The Noncompliance Epidemic

Why Are So Many Patients Noncompliant?

Neil Chesanow

Disclosures

January 16, 2014

In This Article

How Much Compliance Is Enough?

The Centers for Medicare & Medicaid Services has introduced uniform standards for compliance outcomes with its 5-star rating system for Medicare Advantage plans. The top rating is awarded to plans that achieve 70%-80% compliance in hyperlipidemia, hypertension, and cholesterol management in their members.[41]

But this raises another niggling issue: From a population-based perspective, how much compliance is enough? Setting optimal compliance rates across the board at 80% is arbitrary and potentially counterproductive, John Steiner believes.

"There's almost no evidence that can allow us to set those sorts of thresholds in a scientific way," he asserts. "For example, for first-generation antiretroviral drugs, studies showed that you needed adherence of 95% or greater to knock out the virus. An 80% adherence threshold would not have been stringent enough for those old drugs.

"The converse is also true. Years ago, when rheumatic fever was common, doctors prescribed penicillin to knock out strep throat, because that triggered rheumatic fever. However, studies showed that you only probably needed to take a third of the doses to knock out all the strep. So for that kind of situation, 30%-40% adherence was probably just fine. If it were 80%, you would increase the risk for side effects, as well as the cost, without increasing the clinical benefit."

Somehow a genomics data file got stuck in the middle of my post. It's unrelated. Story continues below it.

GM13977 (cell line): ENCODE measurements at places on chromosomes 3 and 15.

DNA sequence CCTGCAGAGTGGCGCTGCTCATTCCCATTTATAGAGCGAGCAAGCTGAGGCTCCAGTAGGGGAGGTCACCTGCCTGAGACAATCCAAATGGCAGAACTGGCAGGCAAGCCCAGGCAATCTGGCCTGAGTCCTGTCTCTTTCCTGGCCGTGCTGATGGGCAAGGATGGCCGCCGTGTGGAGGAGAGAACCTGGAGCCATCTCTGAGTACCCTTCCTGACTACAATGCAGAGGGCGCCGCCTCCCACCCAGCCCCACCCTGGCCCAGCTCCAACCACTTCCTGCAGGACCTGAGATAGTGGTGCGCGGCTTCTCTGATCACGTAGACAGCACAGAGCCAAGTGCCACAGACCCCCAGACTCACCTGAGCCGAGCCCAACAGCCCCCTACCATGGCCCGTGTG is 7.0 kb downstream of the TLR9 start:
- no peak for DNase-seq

"If lower levels of adherence are sufficient to achieve clinical goals, pursuit of higher adherence is wasteful," Steiner wrote in the Annals of Internal Medicine in 2012,[36] "and if higher levels are required, even these adherence targets will not suffice."

Moderate Progress on Compliance Issues

Despite a tsunami of unanswered questions, this is not to suggest that the enormous amount of research that has gone into compliance has largely been a waste of time. On the contrary, it has produced some valuable insights. The second article in this series looks at the healthcare industry's initiatives to improve compliance on the basis of this research.

With more than 40,000 peer-reviewed studies on the subject conducted over several decades,[13] you'd think we'd at least be at Compliance 2.0 by now in the state of our knowledge. In reality, it's more like Compliance 1.5. We are not on the verge of solving this immensely complex problem. The outlines of what is, at best, a partial solution are only just starting to emerge.

Despite moderate progress, "the heterogeneity in how adherence is assessed, measured, and defined is a major limitation to the data on barriers of adherence," investigators at RAND concluded in 2009.[15]

In 2014, that continues to be the case.

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